ALTM bounced back this week, with much of the gains coming Friday after the market digested results Thursday.  Only 3 others in the midstream corporation group were positive on the week.  ENLC’s reduction in forward guidance for Oklahoma volumes while maintaining full year company-wide EBITDA guidance did not pass muster with the market this week, sending it down 5%.  AM, WMB and OKE were not far behind, despite generally solid 1Q results and outlook. TRGP, PAGP and LNG have traded better than average the last two weeks, and all three report earnings next week.

KMI did not trade up this week but retains its lead on the rest of the group with 30% total return this year.  No change to the top 5 names, but only PAGP was positive for the week.  No change to the bottom 5 names either.

Canadian Midstream

Canadian midstream underperformed MLPs and U.S. midstream corporations this week.  Outside of KML, Enbridge outperformed TC Energy (TransCanada’s previously announced name change to TC Energy was approved by shareholders Friday) and Pembina Pipeline this week, despite strong results for both TRP and PPL on Friday. 

TRP remains well ahead of the pace in Canada, but notably ENB has narrowed the gap, with earnings next week as the next potential catalyst.

News of the (Midstream) World

Slow news week outside of earnings.  Several pending open seasons, but no material updates on any of them. Still no word on the Kinder Morgan Canada resolution.

Capital Markets

  • None.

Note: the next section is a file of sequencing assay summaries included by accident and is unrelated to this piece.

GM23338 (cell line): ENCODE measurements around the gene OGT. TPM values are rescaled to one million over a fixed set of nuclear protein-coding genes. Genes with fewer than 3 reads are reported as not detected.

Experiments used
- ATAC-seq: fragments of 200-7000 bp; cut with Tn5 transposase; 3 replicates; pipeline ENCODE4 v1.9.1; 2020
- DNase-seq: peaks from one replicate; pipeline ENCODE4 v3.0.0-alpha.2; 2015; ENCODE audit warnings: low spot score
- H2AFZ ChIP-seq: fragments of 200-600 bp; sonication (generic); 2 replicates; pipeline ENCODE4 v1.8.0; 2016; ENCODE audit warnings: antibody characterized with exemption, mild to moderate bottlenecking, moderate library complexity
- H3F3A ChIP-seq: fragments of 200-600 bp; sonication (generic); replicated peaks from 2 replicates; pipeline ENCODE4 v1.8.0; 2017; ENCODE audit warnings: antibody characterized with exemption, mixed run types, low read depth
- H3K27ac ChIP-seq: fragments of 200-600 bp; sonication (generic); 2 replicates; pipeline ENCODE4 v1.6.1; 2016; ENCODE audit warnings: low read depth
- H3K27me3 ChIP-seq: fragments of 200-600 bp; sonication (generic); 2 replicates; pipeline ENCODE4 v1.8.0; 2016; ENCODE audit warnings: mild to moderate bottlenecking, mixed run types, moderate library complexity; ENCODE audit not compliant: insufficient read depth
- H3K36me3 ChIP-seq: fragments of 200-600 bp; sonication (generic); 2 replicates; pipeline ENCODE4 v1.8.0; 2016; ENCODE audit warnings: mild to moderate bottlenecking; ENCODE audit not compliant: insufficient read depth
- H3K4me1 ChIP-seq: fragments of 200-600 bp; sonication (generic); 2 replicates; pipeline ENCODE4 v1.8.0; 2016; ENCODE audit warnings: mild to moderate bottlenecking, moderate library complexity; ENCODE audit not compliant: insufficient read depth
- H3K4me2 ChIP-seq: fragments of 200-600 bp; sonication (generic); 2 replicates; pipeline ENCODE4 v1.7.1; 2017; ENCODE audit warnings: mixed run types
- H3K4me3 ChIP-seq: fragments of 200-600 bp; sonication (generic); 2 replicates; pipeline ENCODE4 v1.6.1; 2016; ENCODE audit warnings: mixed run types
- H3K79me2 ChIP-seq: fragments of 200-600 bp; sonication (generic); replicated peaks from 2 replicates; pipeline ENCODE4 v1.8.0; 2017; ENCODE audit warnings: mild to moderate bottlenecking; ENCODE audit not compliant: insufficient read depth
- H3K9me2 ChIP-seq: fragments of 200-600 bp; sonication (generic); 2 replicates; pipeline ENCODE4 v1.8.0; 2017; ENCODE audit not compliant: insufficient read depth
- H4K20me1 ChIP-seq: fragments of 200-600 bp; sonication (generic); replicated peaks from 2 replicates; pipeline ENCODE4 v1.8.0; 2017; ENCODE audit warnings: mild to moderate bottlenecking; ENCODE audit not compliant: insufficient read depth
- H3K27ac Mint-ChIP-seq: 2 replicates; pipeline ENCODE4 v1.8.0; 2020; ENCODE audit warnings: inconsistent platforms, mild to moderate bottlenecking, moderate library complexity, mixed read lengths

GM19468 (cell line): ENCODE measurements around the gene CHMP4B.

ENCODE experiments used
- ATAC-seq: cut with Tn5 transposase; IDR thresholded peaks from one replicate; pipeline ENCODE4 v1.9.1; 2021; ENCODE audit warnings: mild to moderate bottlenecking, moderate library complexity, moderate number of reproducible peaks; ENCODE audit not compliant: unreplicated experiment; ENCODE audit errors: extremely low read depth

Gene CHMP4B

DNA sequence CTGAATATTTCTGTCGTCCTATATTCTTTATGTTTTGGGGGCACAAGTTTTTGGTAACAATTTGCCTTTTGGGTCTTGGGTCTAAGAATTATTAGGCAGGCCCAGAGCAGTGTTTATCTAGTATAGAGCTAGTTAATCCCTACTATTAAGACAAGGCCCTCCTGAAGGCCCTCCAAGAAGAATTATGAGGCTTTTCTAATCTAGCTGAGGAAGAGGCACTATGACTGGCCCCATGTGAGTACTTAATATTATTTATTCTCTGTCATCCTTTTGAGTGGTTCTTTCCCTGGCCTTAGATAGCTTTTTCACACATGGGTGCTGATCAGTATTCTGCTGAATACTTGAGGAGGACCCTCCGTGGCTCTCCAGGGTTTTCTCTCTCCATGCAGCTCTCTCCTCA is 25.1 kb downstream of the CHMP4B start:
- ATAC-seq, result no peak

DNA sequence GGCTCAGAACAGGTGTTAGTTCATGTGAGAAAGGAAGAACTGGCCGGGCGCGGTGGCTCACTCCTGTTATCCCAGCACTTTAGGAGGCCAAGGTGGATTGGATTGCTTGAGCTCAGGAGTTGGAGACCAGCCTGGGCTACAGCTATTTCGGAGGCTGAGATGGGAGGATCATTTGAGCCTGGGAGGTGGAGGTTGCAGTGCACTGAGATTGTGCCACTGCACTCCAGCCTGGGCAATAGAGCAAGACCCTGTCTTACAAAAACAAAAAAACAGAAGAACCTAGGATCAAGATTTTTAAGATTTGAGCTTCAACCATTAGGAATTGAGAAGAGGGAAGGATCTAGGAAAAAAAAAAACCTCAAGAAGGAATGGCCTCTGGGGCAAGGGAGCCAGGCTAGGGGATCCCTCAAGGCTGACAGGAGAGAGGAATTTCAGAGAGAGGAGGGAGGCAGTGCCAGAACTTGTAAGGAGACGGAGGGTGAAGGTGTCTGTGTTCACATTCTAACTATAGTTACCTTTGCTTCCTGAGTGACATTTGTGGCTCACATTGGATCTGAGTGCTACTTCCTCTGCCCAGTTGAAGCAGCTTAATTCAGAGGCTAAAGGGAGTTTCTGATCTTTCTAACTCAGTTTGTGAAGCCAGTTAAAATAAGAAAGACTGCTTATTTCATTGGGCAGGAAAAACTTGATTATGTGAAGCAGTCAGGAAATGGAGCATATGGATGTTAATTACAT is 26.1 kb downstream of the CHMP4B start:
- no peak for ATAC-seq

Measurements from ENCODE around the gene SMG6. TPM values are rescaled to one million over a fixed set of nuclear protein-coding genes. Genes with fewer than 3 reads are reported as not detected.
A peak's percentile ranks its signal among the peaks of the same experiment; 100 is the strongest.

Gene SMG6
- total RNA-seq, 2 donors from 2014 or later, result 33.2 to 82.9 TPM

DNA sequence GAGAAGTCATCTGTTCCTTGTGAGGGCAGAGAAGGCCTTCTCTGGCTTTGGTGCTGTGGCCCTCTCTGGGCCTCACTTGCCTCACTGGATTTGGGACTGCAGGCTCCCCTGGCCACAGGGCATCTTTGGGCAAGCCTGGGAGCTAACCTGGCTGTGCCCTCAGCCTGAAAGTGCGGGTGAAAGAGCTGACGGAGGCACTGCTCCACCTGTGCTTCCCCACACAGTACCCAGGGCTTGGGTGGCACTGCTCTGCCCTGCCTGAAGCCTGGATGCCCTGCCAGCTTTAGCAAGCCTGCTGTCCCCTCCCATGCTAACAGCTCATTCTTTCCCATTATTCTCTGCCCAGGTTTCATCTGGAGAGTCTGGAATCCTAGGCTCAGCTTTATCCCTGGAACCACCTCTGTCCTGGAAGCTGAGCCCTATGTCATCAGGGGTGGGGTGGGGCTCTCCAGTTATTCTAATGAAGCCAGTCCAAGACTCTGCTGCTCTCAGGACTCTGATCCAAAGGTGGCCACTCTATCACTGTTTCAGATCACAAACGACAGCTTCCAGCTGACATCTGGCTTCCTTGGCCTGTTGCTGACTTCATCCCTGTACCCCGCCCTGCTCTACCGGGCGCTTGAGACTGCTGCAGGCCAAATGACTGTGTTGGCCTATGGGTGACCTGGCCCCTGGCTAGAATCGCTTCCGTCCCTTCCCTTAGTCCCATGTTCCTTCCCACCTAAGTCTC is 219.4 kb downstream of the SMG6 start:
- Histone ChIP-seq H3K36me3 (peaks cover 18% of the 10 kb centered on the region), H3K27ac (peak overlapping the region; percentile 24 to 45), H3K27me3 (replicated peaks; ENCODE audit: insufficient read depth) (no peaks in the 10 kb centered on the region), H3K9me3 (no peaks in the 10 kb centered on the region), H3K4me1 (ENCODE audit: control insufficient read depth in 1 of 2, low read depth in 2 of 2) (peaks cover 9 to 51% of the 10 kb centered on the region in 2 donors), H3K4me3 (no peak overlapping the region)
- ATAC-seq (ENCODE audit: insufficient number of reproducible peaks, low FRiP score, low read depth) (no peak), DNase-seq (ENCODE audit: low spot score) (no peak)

Growth Projects / M&A

  • Teekay Corp (TK) announced sale of remaining G.P. and L.P. interests in Teekay Offshore (TOO) to Brookfield Business Partners for $100mm in cash (press release)
  • Capline Pipeline Company announced one-week extension to Capline reversal binding open season (press release)
    • Capline is owned by MPC, PAA and BP
  • PDC Energy (PDCE) announced sale of gas and water midstream assets in the Delaware Basin for $310mm (press release)
  • AltaGas (ALA-CA) announced sale of its 30% interest in Stonewall Gas Gathering to DTE for $275mm (press release)
    • DTE now owns 85% of Stonewall, with AM holding the remaining 15%
    • Some readthrough to the recently reported potential sale of Columbia Midstream by TRP, given the systems are basically adjacent to each other
  • Pembina Pipeline (PPL-CA) announced $65mm Duvernay sour treating facility to service Chevron (CVX) under a 20-year commitment and to accommodate third party volumes (press release)
  • Tellurian (TELL) announced a binding open season for Haynesville Global Access Pipeline and Delhi Connector Pipeline (press release)

Dividend / Distribution Announcements

  • 8 more distributions announced this week, with just a few others still to come from the likes of BPL, BPMP, and OMP
  • Notable change to historical policy this week: GEL decided to stop growing its distribution this quarter. On their earnings call this week, management suggested it would be held at this level for the foreseeable future. GEL had raised its distribution for 5 consecutive quarters after cutting it 31% back in 2017.